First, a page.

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NOTE: These are the docs for the version 3 prerelease

For earlier versions, see the tags.


Schema-based validation and coercion for Ruby data structures. Heavily inspired by Prismatic/schema.

Meet RSchema

RSchema provides a way to describe, validate, and coerce the "shape" of data.

First you create a schema:

blog_post_schema = RSchema.define_hash {{
  title: _String,
  tags: Array(_Symbol),
  body: _String,

Then you can use the schema to validate data:

input = {
  title: "One Weird Trick Developers Don't Want You To Know!",
  tags: [:trick, :developers, :unbeleivable],
  body: '<p>blah blah</p>'
} #=> true

What Is A Schema?

Schemas are objects that describe and validate a value.

The simplest schemas are Type schemas, which just validate the type of a value.

schema = RSchema.define { _Integer }
schema.class #=> RSchema::Schemas::Type #=> true'hi').valid? #=> false

Then there are composite schemas, which are schemas composed of subschemas.

Arrays are composite schemas:

schema = RSchema.define { Array(_Integer) }[10, 11, 12]).valid?  #=> true[10, 11, :hi]).valid? #=> false

And so are hashes:

schema = RSchema.define do
  Hash(fname: _String, age: _Integer)
end{ fname: 'Jane', age: 27 }).valid? #=> true{ fname: 'Johnny' }).valid? #=> false

Schema objects are composable – they are designed to be combined. This allows schemas to describe complex, nested data structures.

schema = RSchema.define_hash do
    fname: predicate { |n| n.is_a?(String) && n.size > 0 },
    favourite_foods: Set(_Symbol),
    children_by_age: VariableHash(_Integer => _String)

input = {
  fname: 'Johnny',
  favourite_foods:[:bacon, :cheese, :onion]),
  children_by_age: {
    7 => 'Jenny',
    5 => 'Simon',
} #=> true

RSchema provides many different kinds of schema classes for common tasks, but you can also write custom schema classes if you need to.


Schemas are usually created and composed via a DSL using RSchema.define. They can be created manually, although this is often too verbose.

For example, the following two schemas are identical. schema1 is created via the DSL, and schema2 is created manually.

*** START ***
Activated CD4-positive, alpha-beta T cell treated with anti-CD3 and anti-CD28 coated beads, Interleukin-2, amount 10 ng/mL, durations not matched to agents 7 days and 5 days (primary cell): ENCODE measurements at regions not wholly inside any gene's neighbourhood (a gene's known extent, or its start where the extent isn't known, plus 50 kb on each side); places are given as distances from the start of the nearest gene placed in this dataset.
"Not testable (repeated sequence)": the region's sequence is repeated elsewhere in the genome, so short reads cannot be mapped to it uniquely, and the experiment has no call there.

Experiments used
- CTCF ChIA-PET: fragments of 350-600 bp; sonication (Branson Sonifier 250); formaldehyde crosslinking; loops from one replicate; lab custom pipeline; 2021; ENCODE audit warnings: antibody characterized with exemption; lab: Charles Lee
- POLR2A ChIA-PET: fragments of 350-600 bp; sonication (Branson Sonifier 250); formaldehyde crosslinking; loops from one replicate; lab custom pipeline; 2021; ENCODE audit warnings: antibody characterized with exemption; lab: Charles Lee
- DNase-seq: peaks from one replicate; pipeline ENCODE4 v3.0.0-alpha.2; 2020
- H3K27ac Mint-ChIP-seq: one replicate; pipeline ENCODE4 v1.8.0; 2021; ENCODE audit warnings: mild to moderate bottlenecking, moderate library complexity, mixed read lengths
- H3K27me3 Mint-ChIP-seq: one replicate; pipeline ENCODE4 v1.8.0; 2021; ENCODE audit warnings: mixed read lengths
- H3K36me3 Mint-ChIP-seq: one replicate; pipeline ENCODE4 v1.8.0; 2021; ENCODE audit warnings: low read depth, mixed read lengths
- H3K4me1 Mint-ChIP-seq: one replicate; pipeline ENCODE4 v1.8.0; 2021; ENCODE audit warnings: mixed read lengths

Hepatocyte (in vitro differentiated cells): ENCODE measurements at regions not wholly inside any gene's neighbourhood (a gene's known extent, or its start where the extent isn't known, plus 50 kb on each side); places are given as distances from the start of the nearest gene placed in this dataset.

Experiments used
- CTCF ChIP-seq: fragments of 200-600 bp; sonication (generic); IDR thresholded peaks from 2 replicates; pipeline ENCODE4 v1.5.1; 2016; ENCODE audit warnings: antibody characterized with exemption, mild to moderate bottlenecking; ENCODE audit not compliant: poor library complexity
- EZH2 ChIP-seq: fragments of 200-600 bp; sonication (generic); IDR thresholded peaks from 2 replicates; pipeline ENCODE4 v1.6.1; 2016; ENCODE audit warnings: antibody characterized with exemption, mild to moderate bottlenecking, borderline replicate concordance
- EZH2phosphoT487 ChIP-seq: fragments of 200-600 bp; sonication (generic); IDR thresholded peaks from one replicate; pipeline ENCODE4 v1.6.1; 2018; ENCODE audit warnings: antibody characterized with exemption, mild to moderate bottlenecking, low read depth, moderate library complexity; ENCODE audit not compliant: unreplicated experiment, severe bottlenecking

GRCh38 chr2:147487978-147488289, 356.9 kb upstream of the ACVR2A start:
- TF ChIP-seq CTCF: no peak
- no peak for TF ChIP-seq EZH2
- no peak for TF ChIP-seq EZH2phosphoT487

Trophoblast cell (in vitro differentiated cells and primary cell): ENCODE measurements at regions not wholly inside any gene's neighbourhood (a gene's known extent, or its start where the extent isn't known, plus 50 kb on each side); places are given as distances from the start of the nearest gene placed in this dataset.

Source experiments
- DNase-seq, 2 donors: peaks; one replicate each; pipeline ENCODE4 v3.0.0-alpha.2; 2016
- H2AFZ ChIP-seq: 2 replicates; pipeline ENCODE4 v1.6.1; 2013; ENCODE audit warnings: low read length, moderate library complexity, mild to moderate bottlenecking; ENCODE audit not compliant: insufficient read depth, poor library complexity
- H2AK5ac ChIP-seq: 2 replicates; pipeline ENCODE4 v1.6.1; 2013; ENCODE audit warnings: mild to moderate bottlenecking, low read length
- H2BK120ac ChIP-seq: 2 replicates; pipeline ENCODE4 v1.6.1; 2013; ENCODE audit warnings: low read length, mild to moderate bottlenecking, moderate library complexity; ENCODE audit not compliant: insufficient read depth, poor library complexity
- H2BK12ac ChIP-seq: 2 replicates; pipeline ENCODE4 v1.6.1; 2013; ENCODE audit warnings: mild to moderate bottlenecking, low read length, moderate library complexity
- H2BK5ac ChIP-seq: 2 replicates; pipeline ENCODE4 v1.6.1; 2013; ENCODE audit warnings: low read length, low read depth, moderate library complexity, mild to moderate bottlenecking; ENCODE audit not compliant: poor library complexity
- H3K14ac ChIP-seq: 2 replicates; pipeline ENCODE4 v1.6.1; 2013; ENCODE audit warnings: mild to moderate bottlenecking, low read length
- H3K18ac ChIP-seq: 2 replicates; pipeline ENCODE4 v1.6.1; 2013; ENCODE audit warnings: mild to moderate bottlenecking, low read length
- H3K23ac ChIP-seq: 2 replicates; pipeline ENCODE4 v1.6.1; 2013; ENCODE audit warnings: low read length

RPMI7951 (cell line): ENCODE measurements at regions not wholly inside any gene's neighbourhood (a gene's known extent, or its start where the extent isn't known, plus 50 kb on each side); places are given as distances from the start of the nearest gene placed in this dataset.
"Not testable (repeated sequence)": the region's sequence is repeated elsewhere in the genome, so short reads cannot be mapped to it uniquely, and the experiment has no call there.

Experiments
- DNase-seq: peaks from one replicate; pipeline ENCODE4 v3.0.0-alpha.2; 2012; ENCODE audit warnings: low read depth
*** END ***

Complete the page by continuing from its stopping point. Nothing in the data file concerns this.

schema1 = RSchema.define { Array(_Symbol) }

schema2 =

You will probably never need to create schemas manually unless you are doing something advanced, like writing your own DSL.

The DSL is designed to be extensible. You can add your own methods to the default DSL, or create a separate, custom DSL to suite your needs.

When Validation Fails

When data fails validation, it is often important to know exactly which values were invalid, and why. RSchema provides details about every failure within a result object.

schema = RSchema.define do
      name: _String,
      hair: enum([:red, :brown, :blonde, :black])

input = [
  { name: 'Dane', hair: :black },
  { name: 'Tom', hair: :brown },
  { name: 'Effie', hair: :blond },
  { name: 'Chris', hair: :red },

result =

result.class #=> RSchema::Result
result.valid? #=> false
result.error #=> { 2 => { :hair => #<RSchema::Error> } }
  #=> "Error RSchema::Schemas::Enum/not_a_member for value: :blond"

The error above says that the value :blond, which exists at location input[2][:hair], is not a valid enum member. Looking back at the schema, we see that there is a typo, and it should be :blonde instead of :blond.

Error objects contain a lot of information, which can be used to generate error messages for developers or users.

error = result.error[2][:hair]
error.class #=> RSchema::Error

error.value #=> :blond
error.symbolic_name #=> :not_a_member
error.schema #=> #<RSchema::Schemas::Enum>
error.to_s #=> "Error RSchema::Schemas::Enum/not_a_member for value: :blond"
error.to_s(:detailed) #=>
  # Error: not_a_member
  # Schema: RSchema::Schemas::Enum
  # Value: :blond
  # Vars: nil

Type Schemas

The most basic kind of schema is a Type schema. Type schemas validate the class of a value using is_a?.

schema = RSchema.define { type(String) }'hi').valid? #=> true #=> false

Type schemas are so common that the RSchema DSL provides a shorthand way to create them, using an underscore prefix:

schema1 = RSchema.define { _Integer }
# is exactly the same as
schema2 = RSchema.define { type(Integer) }

Because type schemas use is_a?, they handle subclasses, and can also be used to check for included modules like Enumerable:

schema = RSchema.define { _Enumerable }[1, 2, 3]).valid? #=> true{ a: 1, b: 2 }).valid? #=> true

Variable-length Array Schemas

There are two types of array schemas. The first type are VariableLengthArray schemas, where every element in the array conforms to a single subschema:

schema = RSchema.define { Array(_Symbol) }
schema.class #=> RSchema::Schemas::VariableLengthArray[:a, :b, :c]).valid? #=> true[:a]).valid? #=> true[]).valid? #=> true

Fixed-length Array Schemas

There are also FixedLengthArray schemas, where the array must have a specific length, and each element of the array has a separate subschema:

schema = RSchema.define{ Array(_Integer, _String) }
schema.class #=> RSchema::Schemas::FixedLengthArray[10, 'hello']).valid? #=> true[22, 'world']).valid? #=> true['heyoo', 33]).valid? #=> false

Fixed Hash Schemas

There are also two kinds of hash schemas.

FixedHash schemas describes hashes where they keys are known constants:

schema = RSchema.define do
  Hash(name: _String, age: _Integer)
end{ name: 'George', age: 2 }).valid? #=> true